What is endometriosis?
This condition occurs when tissue similar to the tissue inside the uterus (endometrium) begins to grow in the pelvis, outside of the uterus.
Although all causes of endometriosis are not completely understood, some theories suggest that genetics, hormones and the immune system may play a role. Endometriosis may also spread through the blood, lymph nodes or from direct contact with endometrium tissue.
Symptoms vary by person. Many women do not experience any symptoms, while others have multiple symptoms. Women with endometriosis may also struggle with infertility.
Common symptoms of endometriosis include:
- Painful periods – Pelvic pain and cramping may begin before a period and last for several days. Cramping pain may be accompanied by lower back and abdominal pain.
- Pain with intercourse
- Pain with bowel movements or urination
- Diarrhea or constipation
How is endometriosis diagnosed?
Although medical history and a physical exam can point to endometriosis, a definitive diagnosis requires visual inspection during laparoscopy — which is a minimally invasive procedure requiring only small incisions. During this procedure, a small, flexible tube is placed into the abdomen to collect a sample of tissue that will be looked at under a microscope.
Endometriosis can be treated medically, surgically or with a combination of both. Treatment depends on symptoms, but we’ll always suggest the option that works best for your individual situation.
For some women, especially those who don’t have symptoms that interrupt daily activities or have signs of infertility, watchful waiting may be the best course of action. If symptoms change or increase, we can then begin more active treatment.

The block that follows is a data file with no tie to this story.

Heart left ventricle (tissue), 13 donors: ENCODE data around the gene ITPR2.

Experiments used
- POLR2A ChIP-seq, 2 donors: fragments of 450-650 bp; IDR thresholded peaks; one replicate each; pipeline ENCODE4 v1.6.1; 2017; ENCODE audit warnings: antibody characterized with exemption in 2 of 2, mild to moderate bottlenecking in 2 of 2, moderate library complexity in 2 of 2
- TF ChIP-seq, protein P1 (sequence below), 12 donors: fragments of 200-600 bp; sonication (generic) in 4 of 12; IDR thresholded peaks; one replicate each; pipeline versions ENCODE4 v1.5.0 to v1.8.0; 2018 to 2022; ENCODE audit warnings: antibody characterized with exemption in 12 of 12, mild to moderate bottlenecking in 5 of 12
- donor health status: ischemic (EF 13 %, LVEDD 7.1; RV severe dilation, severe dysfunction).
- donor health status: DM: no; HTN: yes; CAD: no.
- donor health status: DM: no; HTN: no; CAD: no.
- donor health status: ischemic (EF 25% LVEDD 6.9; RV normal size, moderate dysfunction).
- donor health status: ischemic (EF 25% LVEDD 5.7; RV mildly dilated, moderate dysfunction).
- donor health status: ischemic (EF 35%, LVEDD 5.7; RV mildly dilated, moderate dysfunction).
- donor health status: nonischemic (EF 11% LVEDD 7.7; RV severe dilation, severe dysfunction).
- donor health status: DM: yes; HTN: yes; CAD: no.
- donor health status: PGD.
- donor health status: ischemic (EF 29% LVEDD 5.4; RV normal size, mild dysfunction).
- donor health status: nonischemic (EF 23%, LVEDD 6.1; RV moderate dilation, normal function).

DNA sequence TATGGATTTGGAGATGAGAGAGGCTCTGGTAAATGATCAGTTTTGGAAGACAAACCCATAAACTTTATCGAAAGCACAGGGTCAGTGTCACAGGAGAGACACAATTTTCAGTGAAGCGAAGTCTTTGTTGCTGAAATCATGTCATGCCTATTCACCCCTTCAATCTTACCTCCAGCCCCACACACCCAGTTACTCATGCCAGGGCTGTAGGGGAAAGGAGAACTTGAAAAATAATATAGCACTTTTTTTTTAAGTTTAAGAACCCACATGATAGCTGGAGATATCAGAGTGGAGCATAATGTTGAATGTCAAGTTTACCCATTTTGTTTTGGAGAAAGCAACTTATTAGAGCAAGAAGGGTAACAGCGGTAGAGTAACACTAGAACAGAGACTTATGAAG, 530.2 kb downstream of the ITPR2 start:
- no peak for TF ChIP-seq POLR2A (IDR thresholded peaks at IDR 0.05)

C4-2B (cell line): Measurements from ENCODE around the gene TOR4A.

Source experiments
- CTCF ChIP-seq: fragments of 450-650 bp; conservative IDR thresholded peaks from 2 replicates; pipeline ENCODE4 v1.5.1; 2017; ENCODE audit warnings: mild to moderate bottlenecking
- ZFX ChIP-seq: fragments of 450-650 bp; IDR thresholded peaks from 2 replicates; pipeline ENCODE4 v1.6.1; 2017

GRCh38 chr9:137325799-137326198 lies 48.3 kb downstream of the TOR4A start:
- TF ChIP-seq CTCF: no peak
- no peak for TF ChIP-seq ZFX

A prescription may be given to suppress hormone production, which will decrease activity in the ovaries and change the menstrual cycle. The goal is to reduce the levels of hormones that may trigger pain or cause endometrial tissue to grow.
If medication does not provide enough relief from symptoms, we’ll explain the different surgery options available and recommend the procedure we believe is best based on a woman’s overall health, current endometriosis and goals for fertility.
Surgery may involve ablating or burning away the problem tissue, complete removal of the endometrial tissue or, if appropriate, a hysterectomy with or without removal of ovaries.
Whenever possible, we’ll use minimally invasive surgery, which requires only small incisions, allowing you to recover more quickly.
Why choose Ohio State for gynecologic care and minimally invasive surgery?
Our providers have finished additional years of medical training in advanced gynecologic and minimally invasive surgery. We have special expertise in treating advanced endometriosis as well as uterine fibroids and other complex conditions that may require laparoscopic or robotic surgery.
Our practice is dedicated to treating these conditions and caring for patients with empathy, respect and partnership. We understand the problems that endometriosis can cause — from its impact on daily activities to the worry and concern it creates about pregnancy and future fertility. We’ll take the time to explain your condition, discuss your concerns and find the right treatment for the best results.